Mobility Tracking

Mobility Tracking refers to the collection of participants’ mobility data with the help of mobile apps or devises, e.g. through their mobile phones or other daily-use wearable devices. There are two types of Mobility Tracking: Active Tracking and Passive Tracking. Active Tracking requires participants to share their data actively or to authorize some software on their mobile devices to collect and share data. Passive Tracking does not need participants’ consent, and planners collect participants’ data from mobile network operators. By cleaning and analyzing the data collected through Mobility Tracking, people’s travel behaviors, place preference, etc., can be known. The legality of collecting data without the user's consent should be discussed.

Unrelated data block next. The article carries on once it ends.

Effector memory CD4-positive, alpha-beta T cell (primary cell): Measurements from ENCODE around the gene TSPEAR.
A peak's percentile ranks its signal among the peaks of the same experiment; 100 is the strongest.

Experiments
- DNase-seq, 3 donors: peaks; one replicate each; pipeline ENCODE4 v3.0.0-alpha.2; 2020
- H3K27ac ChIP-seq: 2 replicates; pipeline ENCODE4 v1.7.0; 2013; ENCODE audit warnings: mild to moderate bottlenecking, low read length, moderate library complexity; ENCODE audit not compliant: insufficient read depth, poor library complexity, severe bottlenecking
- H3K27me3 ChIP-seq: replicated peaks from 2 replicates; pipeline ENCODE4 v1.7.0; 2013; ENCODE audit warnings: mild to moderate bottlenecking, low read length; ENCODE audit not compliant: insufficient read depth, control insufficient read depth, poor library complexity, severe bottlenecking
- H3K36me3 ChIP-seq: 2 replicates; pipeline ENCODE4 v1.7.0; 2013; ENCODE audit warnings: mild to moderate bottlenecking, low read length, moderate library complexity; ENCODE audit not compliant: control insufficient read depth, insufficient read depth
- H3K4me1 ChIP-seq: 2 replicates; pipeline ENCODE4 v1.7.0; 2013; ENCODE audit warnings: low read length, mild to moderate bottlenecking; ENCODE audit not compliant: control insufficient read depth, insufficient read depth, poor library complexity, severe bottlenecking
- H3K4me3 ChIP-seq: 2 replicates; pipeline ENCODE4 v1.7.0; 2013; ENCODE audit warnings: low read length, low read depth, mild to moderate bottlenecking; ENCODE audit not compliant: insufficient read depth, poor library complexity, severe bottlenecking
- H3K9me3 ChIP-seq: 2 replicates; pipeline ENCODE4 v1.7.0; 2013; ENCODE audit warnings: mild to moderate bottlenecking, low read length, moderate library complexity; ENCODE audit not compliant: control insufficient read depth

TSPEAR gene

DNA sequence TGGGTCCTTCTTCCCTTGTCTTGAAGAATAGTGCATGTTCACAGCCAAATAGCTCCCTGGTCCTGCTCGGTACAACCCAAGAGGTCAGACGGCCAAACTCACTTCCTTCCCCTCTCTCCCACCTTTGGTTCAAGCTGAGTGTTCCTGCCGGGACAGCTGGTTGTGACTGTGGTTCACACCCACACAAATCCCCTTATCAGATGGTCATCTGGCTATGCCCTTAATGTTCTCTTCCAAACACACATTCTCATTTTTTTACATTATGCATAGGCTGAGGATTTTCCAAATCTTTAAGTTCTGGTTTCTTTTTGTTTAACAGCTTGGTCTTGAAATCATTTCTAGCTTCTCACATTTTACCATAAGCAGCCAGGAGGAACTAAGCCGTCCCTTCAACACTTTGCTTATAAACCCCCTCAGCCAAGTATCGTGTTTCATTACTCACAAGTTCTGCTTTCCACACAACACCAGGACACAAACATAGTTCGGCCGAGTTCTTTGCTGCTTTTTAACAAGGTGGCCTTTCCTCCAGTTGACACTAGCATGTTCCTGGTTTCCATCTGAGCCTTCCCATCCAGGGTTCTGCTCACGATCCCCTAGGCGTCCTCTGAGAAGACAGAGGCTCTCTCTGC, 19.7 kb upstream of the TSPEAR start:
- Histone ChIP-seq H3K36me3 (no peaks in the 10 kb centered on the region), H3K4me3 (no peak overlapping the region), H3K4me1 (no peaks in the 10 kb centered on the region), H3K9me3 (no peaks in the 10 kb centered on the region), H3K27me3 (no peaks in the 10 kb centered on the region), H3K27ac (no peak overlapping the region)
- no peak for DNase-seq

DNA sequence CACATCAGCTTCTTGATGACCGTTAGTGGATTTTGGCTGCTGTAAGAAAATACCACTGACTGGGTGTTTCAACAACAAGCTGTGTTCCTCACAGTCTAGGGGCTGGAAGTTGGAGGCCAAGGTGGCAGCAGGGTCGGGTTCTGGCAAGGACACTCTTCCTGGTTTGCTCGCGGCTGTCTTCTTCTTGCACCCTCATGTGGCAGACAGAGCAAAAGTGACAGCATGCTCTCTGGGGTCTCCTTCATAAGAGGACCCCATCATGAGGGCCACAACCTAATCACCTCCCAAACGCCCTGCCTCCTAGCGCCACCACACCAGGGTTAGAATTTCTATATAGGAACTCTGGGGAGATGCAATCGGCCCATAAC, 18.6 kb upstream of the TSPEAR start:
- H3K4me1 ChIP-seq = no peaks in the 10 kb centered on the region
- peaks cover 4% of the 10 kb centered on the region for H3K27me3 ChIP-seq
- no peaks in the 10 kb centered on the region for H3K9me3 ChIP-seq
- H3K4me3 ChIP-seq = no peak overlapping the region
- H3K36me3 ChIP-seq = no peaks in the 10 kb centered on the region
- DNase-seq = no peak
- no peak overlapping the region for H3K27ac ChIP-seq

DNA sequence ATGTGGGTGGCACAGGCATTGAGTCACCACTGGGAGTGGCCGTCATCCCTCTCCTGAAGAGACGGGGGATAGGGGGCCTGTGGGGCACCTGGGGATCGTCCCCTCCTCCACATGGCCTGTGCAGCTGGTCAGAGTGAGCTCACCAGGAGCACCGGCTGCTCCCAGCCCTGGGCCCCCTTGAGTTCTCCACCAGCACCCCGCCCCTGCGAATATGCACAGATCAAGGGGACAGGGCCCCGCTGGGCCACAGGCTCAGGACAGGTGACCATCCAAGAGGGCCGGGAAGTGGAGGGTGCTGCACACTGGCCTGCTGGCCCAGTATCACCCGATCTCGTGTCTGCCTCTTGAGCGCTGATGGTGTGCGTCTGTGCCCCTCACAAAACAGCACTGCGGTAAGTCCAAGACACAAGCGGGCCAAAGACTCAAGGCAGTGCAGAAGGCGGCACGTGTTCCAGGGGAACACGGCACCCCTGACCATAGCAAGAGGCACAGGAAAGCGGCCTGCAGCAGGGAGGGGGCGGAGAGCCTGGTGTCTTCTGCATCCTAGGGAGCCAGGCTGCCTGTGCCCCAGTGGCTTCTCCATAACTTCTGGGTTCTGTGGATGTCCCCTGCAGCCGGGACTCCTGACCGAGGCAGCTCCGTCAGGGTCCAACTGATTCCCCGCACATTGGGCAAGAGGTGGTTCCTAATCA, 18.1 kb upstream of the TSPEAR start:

Basic Information on the Method
Mode of communication
Group size
31 and more
Geographical scale
Public space, Neighbourhood, City, Region
Skills required
Resources needed
Medium, High
Level of Involvement
Level of involvement
Type of knowledge enabled
Divergence (Broad public)
Additional Criteria
Planning phase
Initiatiion, Evaluation & Research, Maintenance
Methodological approach
Diagnostic, Expressive

How to use the method

Depending on the form of Mobility Tracking, the data accessibility and data collection processes vary.

Active Tracking

  • Data Collection
    • Participants can be recruited both on site (within the study area) and online (contact those who have shared data on a tracking application through email).